On Saturday Jenny drove us out to Kinderdijk where there are 19 or so windmills along one canal. We had had terrific weather up until this day. But on Saturday it started to rain and we were in a torrential downpour as we walked along the dike.
One of the windmills is open to the public and you can go inside and see how a family would have lived in the mill. When we were inside the mill, the windmill sails were turning and it was very noisy. From Kinderdijk we went on to Leiden to see where the Pilgrims came before they went to America. The Pilgrims came to the Netherlands because the Dutch are supposed to be very tolerate to pretty much every thing. But even the Pilgrims were a little much for the Dutch and the Pilgrims decided to leave on the Speedwell and ended up in Plymouth, England where they got on the Mayflower and left for the new world. Our Dutch Treat today was the stroopwafel that we bought at a street stand. It is a thin Dutch waffle with a caramel like syrup filling. They were first made in Gouda, in the 1700s.
Sunday was challenging. In Europe most everything is closed on Sundays, so Ryan and I decided to spend the day hiking through the Meijendel dunes
and walking along the beach and pier at Scheveningen. Scheveningen is like the Atlantic City of the Netherlands. There is a board walk with all kinds of crazy bars and games for the kids (trampolines) and there are Casinos. Because it was another pretty day, the beach was packed with people. The concrete structures in the sand dunes are the remains of The Atlantic Wall. This was an extensive system of coastal fortifications built by Hitler. The Netherlands was occupied by the Germans during WWII and the
Atlantic Wall was built to defend against an anticipated Allied invasion from Great Britain. Many Resistance supporters were executed in the dunes. Each year a memorial service is held in their honor. Space is at a premium in the Netherlands. The whole country is about the size of Maryland. Here is a picture of a golf course that
shares it's fairway with a soccer field. Our Dutch Treat today was the Bitterballen at McDonalds! The Croquette in the Netherlands is a fried, roll-formed snack containing some kind of meat. You will see these at almost every restaurant in the Netherlands. They even had it at McDonalds. You could get a sandwich of Kroket or on their 1 Euro Menu they had Bitterballen which are basically Krokets, only round, not oval.
Monday was our last full day in the Netherlands and we went to Delft on the trolley from the Hague. We toured many sites where the artist, Vermeer lived and worked while in Delft and we climbed the tower of the New Church. The Old Church is where Vermeer is buried and it has a brick tower that leans about 6 feet from the vertical. We had a lovely lunch at an outdoor cafe in the main Market Square where we finally tried Poffertjes, which are little dutch pancakes. They are served with powdered sugar and butter. Temporary poffertjes "houses" appear across The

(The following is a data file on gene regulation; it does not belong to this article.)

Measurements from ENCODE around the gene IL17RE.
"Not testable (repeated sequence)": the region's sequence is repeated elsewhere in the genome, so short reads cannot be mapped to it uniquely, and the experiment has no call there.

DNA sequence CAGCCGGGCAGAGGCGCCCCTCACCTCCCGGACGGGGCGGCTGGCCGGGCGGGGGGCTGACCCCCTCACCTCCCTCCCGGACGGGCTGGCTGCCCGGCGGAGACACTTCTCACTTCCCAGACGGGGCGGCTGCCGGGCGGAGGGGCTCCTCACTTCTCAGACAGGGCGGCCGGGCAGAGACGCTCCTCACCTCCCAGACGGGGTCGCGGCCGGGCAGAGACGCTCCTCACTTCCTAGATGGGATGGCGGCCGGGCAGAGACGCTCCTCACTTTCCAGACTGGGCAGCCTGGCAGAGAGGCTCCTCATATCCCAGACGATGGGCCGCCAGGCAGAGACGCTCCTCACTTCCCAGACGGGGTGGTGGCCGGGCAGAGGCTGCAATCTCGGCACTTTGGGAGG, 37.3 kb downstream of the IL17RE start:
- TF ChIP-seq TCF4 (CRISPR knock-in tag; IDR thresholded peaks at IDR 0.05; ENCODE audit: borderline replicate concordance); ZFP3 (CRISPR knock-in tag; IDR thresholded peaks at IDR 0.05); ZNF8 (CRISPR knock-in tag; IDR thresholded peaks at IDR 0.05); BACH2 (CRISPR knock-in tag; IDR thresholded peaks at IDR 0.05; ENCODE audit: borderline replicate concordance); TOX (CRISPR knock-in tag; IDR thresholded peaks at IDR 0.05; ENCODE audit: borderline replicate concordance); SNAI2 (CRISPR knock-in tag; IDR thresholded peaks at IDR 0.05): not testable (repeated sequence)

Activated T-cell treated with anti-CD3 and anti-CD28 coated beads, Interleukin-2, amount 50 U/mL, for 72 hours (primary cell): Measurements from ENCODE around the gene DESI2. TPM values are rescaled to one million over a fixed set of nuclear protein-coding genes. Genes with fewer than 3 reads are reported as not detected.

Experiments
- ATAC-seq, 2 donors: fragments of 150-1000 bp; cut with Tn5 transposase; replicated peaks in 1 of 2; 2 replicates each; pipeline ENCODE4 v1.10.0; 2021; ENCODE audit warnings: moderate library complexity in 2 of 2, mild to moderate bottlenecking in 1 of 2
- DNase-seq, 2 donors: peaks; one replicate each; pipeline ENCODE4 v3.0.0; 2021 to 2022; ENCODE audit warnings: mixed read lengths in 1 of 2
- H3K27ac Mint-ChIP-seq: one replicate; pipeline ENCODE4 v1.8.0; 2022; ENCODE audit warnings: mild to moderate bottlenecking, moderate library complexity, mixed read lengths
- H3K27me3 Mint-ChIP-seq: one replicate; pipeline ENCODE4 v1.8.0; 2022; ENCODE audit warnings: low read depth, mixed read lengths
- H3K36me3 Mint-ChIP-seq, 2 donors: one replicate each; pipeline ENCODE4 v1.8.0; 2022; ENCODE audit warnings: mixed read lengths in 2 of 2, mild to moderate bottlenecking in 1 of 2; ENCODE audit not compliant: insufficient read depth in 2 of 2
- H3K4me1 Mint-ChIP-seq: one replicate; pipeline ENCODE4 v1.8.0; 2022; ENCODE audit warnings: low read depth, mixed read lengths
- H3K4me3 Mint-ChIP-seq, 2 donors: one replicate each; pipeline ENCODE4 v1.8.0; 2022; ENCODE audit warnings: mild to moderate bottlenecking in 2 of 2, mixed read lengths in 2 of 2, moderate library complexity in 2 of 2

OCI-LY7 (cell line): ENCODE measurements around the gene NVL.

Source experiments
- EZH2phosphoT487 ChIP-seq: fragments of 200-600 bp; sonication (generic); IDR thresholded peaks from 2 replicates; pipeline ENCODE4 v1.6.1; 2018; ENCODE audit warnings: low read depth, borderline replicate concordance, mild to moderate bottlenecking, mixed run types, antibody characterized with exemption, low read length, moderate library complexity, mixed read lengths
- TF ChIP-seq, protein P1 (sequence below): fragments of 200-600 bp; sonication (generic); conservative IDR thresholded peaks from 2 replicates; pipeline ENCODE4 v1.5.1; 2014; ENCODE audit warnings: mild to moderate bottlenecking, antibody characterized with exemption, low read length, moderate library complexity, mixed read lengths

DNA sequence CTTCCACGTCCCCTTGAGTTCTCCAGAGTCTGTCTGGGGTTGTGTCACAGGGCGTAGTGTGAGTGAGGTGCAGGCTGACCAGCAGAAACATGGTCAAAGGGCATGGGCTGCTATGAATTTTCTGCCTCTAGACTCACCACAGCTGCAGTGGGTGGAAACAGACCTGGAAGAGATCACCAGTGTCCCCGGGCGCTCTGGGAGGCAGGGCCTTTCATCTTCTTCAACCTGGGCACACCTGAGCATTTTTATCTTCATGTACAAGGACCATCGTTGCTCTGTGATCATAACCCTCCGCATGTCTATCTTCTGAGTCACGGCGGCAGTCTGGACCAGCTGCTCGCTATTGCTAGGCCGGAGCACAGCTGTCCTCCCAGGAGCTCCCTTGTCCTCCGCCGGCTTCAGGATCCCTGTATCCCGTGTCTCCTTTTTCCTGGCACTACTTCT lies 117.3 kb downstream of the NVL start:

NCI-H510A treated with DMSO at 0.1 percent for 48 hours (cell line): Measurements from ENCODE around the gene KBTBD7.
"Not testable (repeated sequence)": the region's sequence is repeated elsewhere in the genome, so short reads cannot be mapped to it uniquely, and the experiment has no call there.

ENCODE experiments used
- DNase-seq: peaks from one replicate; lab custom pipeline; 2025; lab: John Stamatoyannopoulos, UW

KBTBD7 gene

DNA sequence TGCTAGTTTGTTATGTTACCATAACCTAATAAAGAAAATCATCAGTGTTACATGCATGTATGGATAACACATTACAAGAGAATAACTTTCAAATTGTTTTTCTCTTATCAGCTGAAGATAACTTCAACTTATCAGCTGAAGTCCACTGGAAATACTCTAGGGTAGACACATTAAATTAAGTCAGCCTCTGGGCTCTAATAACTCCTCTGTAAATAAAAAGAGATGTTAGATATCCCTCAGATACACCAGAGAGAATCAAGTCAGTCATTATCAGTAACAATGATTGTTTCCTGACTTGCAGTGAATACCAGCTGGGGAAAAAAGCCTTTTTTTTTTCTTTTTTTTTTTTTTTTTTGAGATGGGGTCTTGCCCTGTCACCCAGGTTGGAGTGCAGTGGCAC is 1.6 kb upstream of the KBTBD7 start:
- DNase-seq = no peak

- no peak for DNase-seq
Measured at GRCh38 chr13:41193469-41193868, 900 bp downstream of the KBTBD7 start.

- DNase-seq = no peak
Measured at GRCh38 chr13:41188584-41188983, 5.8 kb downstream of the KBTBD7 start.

Netherlands from March to September, selling the little treats by the dozen.
The one dutch treat that I did not get was the haring. A Dutch delicacy is eating a raw herring with raw onions. You pick the fish up by the tail and let it slide into your mouth gradually. Of course the head is removed and the fish has been cleaned. The first catch of the season is called Hollandse nieuwe and is considered a special treat. I definitely plan to do this on a layover one day. We were shown the best place to do it in the Hague on our walking tour.
Posted by Amanda from Seattle at 8:37 AM
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Sounds like a great trip! I had the pleasure of a visit there, but I stayed in Amsterdam and took one day-long trip outside to Delft, the port of Rotterdam, Aalsmeer (national flower market), etc. Glad you enjoyed it -- the Dutch are really wonderful, too. Just finished a book that mostly took place there (WWII) which might interest you: Tamar: a novel of espionage, passion, and betrayal by Mal Peet.
Well that was surprisingly thorough! I might not have anything left to write about now! =)
We did not do much flower viewing because we were too early for the tulips. We did see wonderful fields full of crocus and the daffodils were starting to bloom as well. Along the highway into Delft they had the word Delft spelled out in daffodils. Ryan and I both have more photos of our trip posted on our facebook pages.
A great write-up, and I especially love the details of the daily treat - my kind of trip!
What a wonderful trip. I'm so glad to see that you're having loads of fun!